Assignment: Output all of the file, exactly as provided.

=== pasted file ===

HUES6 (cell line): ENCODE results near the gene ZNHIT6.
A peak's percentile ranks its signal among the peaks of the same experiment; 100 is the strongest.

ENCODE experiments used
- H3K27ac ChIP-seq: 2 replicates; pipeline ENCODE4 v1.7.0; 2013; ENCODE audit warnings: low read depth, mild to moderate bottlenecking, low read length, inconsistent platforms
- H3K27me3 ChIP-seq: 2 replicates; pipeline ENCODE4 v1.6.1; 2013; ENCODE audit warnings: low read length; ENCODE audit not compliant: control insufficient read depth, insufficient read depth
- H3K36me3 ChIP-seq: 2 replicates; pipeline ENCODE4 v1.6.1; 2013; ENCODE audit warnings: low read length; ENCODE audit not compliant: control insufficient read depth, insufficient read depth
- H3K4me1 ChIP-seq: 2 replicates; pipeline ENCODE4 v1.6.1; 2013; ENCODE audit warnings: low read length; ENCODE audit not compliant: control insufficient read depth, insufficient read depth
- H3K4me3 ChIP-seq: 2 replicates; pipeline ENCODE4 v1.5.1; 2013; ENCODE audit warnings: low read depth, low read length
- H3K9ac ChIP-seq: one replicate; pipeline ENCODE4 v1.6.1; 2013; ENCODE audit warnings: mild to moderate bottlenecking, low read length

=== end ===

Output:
HUES6 (cell line): ENCODE results near the gene ZNHIT6.
A peak's percentile ranks its signal among the peaks of the same experiment; 100 is the strongest.

ENCODE experiments used
- H3K27ac ChIP-seq: 2 replicates; pipeline ENCODE4 v1.7.0; 2013; ENCODE audit warnings: low read depth, mild to moderate bottlenecking, low read length, inconsistent platforms
- H3K27me3 ChIP-seq: 2 replicates; pipeline ENCODE4 v1.6.1; 2013; ENCODE audit warnings: low read length; ENCODE audit not compliant: control insufficient read depth, insufficient read depth
- H3K36me3 ChIP-seq: 2 replicates; pipeline ENCODE4 v1.6.1; 2013; ENCODE audit warnings: low read length; ENCODE audit not compliant: control insufficient read depth, insufficient read depth
- H3K4me1 ChIP-seq: 2 replicates; pipeline ENCODE4 v1.6.1; 2013; ENCODE audit warnings: low read length; ENCODE audit not compliant: control insufficient read depth, insufficient read depth
- H3K4me3 ChIP-seq: 2 replicates; pipeline ENCODE4 v1.5.1; 2013; ENCODE audit warnings: low read depth, low read length
- H3K9ac ChIP-seq: one replicate; pipeline ENCODE4 v1.6.1; 2013; ENCODE audit warnings: mild to moderate bottlenecking, low read length